Martin McDonagh’s Golden Globe Best Picture winner Three Billboards Outside of Ebbing, Missouri tells the story of a grieving, desperate, tough mother whose teenage daughter was raped while dying and subsequently set on fire (thankfully, none of which is shown in the film). The story takes place months after the tragedy, when Mildred (played by Frances McDormand) decides to address the lack of progress on her daughter’s case by renting out three billboards which stand on a fairly un-visited road just outside of Ebbing that bear the statements: “RAPED WHILE DYING,” “AND STILL NO ARRESTS?” and “HOW COME, CHIEF WILLOUGHBY?” Mildred has no trouble going through with the rental of the boards, but she is at the center of controversy after the boards are put up, being confronted by the local priest, her dentist, her abusive ex-husband, the local news station, and, of course, the police department. She interacts mainly with two police officers: Chief Willoughby (played by Woody Harrelson), who is personable, understanding, loved, and respected, and a villainous Officer Dixon (played by Sam Rockwell), who eventually redeems himself by the end of the film. This redemption is what inspired me to write this week’s Spoiler Alert.
While Three Billboards addresses many topical issues like racism, sexism, police brutality, rape culture, mental health, prejudice, and justice, the one focus of the film that I found most interesting is forgiveness. The film showcases multiple emotionally-charged cases of apologies, but the most notable exchange of forgiveness is between the audience and Officer Dixon. Although he is painted as a modern day villain (ignorant, racist, childish, impulsive, abusive, and bigoted), he eventually comes around after reading an inspirational letter from a dead Chief Willoughby and subsequently escaping a burning building. He is transported to the hospital where he stays in the same room as a man he had assaulted and threw out of a window, but that man still forgives him. Later, viewers learn Officer Dixon was enamored with becoming a police officer but struggled immensely, having to revisit the academy multiple times. Eventually, Dixon decides to sacrifice his physical health in order to get a sample of a suspicious man’s skin in order to possibly propel forward the dormant Angela Hayes case (Mildred’s daughter’s death). Viewers are compelled to disdain Dixon for the entirety of the first two acts of the film, but by completely flipping Dixon’s motives and showcasing his struggle and inner thoughts, viewers grow sympathetic. No other character goes through as much of a change as Dixon does (with the exception of a significant character’s death), which directly correlates with how much about Dixon’s personal life and history the audience knows. Dixon’s character arc is achieved by strictly separating Dixon’s real emotions from his actions in the majority of the film and demonstrating a few significant events that change his mentality. Make note of Dixon’s fascinating storyline if/when you watch this film.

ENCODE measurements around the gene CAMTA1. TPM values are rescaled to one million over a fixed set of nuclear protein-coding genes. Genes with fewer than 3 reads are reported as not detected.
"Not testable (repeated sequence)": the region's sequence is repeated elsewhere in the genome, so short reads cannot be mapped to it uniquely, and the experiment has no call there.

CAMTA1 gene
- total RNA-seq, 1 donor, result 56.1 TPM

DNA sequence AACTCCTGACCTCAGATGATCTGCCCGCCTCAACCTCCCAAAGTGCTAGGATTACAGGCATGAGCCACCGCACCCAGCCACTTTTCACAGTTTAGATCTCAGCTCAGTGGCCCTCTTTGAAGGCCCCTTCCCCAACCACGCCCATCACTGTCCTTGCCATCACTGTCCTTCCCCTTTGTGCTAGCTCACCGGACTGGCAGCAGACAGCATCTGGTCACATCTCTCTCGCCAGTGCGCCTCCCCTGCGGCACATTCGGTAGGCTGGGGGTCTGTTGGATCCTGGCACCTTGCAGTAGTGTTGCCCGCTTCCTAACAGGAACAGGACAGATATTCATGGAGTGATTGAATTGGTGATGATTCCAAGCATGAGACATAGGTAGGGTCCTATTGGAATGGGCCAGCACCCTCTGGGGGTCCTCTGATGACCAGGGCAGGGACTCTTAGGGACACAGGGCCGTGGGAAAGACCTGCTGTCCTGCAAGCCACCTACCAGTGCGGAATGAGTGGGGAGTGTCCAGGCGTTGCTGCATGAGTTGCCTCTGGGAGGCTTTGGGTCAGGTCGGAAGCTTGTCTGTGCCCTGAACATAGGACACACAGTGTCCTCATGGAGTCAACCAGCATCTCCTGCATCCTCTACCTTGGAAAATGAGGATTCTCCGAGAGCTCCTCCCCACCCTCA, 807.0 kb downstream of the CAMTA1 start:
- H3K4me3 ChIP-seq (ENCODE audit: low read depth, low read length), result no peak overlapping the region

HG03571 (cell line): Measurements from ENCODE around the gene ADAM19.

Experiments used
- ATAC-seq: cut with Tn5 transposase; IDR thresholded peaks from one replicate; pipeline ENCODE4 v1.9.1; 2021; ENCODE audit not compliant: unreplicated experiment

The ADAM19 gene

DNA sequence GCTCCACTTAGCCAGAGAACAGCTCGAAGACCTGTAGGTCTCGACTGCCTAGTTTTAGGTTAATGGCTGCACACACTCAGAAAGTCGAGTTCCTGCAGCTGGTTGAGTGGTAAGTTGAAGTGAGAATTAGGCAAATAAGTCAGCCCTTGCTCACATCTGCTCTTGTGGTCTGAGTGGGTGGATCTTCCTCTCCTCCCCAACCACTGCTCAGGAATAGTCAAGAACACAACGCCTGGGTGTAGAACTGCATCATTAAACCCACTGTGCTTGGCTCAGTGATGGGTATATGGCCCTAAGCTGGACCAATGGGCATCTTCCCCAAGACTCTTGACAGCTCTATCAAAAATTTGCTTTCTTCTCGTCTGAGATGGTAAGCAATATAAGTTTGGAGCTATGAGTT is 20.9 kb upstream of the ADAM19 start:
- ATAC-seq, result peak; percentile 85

The film has a haunting atmosphere to it, with many scenes whose results are shrouded in mystery and tension which causes viewers to be on the edge of their seats. The comedy sprinkled throughout the events of the film is well-balanced and shocking. The interactions between characters are particularly interesting since each of them have such rich character traits. The breathtaking and beautiful cinematography engages the viewers and keeps their eyes glued to the screen. If you are able to go watch this film, definitely do so and make sure to bring some tissues. If you have already seen this film, let me know what you thought about it below and go watch it again! Watching the film explains the well deserved “Oscar-buzz” surrounding it and the reason why it is my personal pick for Best Picture.